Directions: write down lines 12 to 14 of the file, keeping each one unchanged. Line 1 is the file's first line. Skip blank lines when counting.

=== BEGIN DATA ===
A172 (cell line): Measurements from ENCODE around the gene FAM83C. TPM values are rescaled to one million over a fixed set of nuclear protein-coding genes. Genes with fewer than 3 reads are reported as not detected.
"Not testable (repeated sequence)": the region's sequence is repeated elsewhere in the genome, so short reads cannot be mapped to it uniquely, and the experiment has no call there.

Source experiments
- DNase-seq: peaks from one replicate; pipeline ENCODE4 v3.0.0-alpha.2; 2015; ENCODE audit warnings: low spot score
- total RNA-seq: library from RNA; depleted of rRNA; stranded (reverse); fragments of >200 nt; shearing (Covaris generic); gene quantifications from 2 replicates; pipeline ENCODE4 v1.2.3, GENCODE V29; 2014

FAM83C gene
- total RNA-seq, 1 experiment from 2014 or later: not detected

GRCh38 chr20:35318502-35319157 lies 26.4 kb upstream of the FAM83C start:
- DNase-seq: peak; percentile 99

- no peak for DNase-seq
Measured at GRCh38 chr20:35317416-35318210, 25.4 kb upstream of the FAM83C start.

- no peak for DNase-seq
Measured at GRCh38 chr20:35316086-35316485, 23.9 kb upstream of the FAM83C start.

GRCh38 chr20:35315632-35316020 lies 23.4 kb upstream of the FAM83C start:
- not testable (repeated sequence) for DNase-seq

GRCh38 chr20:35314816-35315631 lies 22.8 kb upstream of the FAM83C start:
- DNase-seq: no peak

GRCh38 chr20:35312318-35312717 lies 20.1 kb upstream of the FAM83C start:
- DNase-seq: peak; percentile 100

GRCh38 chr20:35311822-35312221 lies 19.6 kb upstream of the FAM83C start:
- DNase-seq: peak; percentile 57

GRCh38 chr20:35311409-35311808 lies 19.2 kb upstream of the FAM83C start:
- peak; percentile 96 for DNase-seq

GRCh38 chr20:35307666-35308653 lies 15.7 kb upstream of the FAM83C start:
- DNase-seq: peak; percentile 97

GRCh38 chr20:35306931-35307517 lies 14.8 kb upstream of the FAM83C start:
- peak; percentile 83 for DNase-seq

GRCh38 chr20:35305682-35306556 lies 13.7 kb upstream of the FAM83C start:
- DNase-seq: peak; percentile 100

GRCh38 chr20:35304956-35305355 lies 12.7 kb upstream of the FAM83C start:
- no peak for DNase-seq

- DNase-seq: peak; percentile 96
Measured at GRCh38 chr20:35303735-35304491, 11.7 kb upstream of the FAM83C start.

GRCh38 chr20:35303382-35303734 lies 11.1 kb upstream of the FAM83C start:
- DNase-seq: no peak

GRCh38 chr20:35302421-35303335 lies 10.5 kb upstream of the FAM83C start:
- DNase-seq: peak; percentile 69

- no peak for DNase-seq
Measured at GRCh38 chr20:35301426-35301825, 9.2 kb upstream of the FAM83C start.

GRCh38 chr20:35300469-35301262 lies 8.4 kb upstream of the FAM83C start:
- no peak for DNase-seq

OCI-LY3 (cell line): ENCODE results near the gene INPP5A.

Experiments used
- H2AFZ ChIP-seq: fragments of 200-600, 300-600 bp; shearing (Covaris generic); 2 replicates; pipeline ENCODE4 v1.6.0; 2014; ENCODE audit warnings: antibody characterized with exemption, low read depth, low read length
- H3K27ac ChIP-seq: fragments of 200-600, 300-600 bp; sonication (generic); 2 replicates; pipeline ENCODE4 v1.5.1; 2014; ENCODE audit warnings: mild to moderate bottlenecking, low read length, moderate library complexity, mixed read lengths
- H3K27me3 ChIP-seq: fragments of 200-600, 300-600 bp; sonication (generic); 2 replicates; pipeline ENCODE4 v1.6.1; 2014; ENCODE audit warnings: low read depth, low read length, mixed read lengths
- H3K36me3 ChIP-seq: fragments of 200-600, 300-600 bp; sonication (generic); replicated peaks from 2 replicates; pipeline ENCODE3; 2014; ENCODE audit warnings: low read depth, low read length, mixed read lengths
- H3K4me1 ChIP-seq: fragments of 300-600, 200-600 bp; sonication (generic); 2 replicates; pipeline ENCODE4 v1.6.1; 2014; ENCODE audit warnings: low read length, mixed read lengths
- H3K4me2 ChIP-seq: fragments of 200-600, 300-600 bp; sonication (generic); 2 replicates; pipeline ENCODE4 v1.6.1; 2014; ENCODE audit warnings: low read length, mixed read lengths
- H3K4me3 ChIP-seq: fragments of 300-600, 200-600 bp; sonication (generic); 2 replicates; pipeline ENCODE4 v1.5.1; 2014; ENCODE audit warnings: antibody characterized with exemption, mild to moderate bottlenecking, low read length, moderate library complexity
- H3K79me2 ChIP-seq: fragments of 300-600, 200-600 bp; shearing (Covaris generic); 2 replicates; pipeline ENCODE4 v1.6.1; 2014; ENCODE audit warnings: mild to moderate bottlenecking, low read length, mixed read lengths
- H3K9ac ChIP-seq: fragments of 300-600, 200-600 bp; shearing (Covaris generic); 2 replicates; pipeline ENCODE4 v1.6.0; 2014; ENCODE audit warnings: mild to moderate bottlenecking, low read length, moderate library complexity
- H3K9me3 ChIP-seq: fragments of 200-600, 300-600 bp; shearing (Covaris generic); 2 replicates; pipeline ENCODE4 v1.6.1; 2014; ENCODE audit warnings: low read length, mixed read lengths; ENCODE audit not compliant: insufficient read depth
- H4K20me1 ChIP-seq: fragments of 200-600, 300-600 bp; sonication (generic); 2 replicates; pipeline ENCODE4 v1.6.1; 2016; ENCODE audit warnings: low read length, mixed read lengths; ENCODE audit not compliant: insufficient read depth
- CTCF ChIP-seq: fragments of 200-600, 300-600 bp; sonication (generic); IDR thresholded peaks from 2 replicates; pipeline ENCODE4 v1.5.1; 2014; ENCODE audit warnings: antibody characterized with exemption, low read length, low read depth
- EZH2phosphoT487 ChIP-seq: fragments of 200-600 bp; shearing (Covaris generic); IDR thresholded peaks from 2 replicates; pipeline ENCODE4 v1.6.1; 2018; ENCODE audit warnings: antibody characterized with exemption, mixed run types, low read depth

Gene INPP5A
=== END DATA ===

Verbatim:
- no peak for DNase-seq
Measured at GRCh38 chr20:35316086-35316485, 23.9 kb upstream of the FAM83C start.

GRCh38 chr20:35315632-35316020 lies 23.4 kb upstream of the FAM83C start: